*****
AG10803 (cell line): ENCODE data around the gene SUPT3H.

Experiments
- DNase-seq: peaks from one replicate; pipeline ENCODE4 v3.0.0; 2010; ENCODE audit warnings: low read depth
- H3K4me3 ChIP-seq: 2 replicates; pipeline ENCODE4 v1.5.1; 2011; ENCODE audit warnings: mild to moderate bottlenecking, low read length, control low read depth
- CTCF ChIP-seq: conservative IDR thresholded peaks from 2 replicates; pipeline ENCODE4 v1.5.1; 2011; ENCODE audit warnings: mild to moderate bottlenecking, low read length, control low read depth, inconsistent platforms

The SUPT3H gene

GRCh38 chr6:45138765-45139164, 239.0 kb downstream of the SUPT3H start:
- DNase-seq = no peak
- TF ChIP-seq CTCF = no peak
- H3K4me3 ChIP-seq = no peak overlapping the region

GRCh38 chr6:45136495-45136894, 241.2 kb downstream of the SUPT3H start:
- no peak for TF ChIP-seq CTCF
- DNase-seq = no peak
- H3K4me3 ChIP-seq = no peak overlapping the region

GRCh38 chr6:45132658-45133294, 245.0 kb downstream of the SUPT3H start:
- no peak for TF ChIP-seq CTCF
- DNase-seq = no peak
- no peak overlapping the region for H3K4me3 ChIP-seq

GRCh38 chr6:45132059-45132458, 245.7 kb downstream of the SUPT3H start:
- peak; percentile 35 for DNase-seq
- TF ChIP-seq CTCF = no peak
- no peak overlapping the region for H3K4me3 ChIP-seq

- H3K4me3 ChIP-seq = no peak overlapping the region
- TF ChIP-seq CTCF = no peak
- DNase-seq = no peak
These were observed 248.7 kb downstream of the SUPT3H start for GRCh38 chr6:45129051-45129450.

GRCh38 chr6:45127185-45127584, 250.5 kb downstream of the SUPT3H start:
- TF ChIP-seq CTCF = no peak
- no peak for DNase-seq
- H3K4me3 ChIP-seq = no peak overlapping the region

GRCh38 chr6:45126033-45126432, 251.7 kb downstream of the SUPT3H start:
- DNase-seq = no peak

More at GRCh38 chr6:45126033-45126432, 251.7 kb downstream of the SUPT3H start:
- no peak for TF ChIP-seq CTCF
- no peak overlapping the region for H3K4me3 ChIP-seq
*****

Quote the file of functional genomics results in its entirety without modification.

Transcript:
AG10803 (cell line): ENCODE data around the gene SUPT3H.

Experiments
- DNase-seq: peaks from one replicate; pipeline ENCODE4 v3.0.0; 2010; ENCODE audit warnings: low read depth
- H3K4me3 ChIP-seq: 2 replicates; pipeline ENCODE4 v1.5.1; 2011; ENCODE audit warnings: mild to moderate bottlenecking, low read length, control low read depth
- CTCF ChIP-seq: conservative IDR thresholded peaks from 2 replicates; pipeline ENCODE4 v1.5.1; 2011; ENCODE audit warnings: mild to moderate bottlenecking, low read length, control low read depth, inconsistent platforms

The SUPT3H gene

GRCh38 chr6:45138765-45139164, 239.0 kb downstream of the SUPT3H start:
- DNase-seq = no peak
- TF ChIP-seq CTCF = no peak
- H3K4me3 ChIP-seq = no peak overlapping the region

GRCh38 chr6:45136495-45136894, 241.2 kb downstream of the SUPT3H start:
- no peak for TF ChIP-seq CTCF
- DNase-seq = no peak
- H3K4me3 ChIP-seq = no peak overlapping the region

GRCh38 chr6:45132658-45133294, 245.0 kb downstream of the SUPT3H start:
- no peak for TF ChIP-seq CTCF
- DNase-seq = no peak
- no peak overlapping the region for H3K4me3 ChIP-seq

GRCh38 chr6:45132059-45132458, 245.7 kb downstream of the SUPT3H start:
- peak; percentile 35 for DNase-seq
- TF ChIP-seq CTCF = no peak
- no peak overlapping the region for H3K4me3 ChIP-seq

- H3K4me3 ChIP-seq = no peak overlapping the region
- TF ChIP-seq CTCF = no peak
- DNase-seq = no peak
These were observed 248.7 kb downstream of the SUPT3H start for GRCh38 chr6:45129051-45129450.

GRCh38 chr6:45127185-45127584, 250.5 kb downstream of the SUPT3H start:
- TF ChIP-seq CTCF = no peak
- no peak for DNase-seq
- H3K4me3 ChIP-seq = no peak overlapping the region

GRCh38 chr6:45126033-45126432, 251.7 kb downstream of the SUPT3H start:
- DNase-seq = no peak

More at GRCh38 chr6:45126033-45126432, 251.7 kb downstream of the SUPT3H start:
- no peak for TF ChIP-seq CTCF
- no peak overlapping the region for H3K4me3 ChIP-seq